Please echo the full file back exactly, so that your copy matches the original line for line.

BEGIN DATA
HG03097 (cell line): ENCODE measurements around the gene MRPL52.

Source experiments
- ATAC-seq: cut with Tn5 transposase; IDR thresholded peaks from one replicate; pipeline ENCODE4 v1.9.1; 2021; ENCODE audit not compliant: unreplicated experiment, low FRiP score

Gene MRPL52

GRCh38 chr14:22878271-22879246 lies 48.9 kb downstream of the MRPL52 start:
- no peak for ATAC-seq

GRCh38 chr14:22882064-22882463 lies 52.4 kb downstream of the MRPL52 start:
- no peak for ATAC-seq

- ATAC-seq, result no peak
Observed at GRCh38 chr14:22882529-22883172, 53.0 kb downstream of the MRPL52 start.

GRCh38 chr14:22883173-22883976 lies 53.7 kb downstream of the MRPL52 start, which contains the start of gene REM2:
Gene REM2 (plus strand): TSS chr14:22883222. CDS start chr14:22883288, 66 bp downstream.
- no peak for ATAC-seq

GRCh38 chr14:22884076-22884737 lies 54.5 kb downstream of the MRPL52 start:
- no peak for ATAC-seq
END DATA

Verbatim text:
HG03097 (cell line): ENCODE measurements around the gene MRPL52.

Source experiments
- ATAC-seq: cut with Tn5 transposase; IDR thresholded peaks from one replicate; pipeline ENCODE4 v1.9.1; 2021; ENCODE audit not compliant: unreplicated experiment, low FRiP score

Gene MRPL52

GRCh38 chr14:22878271-22879246 lies 48.9 kb downstream of the MRPL52 start:
- no peak for ATAC-seq

GRCh38 chr14:22882064-22882463 lies 52.4 kb downstream of the MRPL52 start:
- no peak for ATAC-seq

- ATAC-seq, result no peak
Observed at GRCh38 chr14:22882529-22883172, 53.0 kb downstream of the MRPL52 start.

GRCh38 chr14:22883173-22883976 lies 53.7 kb downstream of the MRPL52 start, which contains the start of gene REM2:
Gene REM2 (plus strand): TSS chr14:22883222. CDS start chr14:22883288, 66 bp downstream.
- no peak for ATAC-seq

GRCh38 chr14:22884076-22884737 lies 54.5 kb downstream of the MRPL52 start:
- no peak for ATAC-seq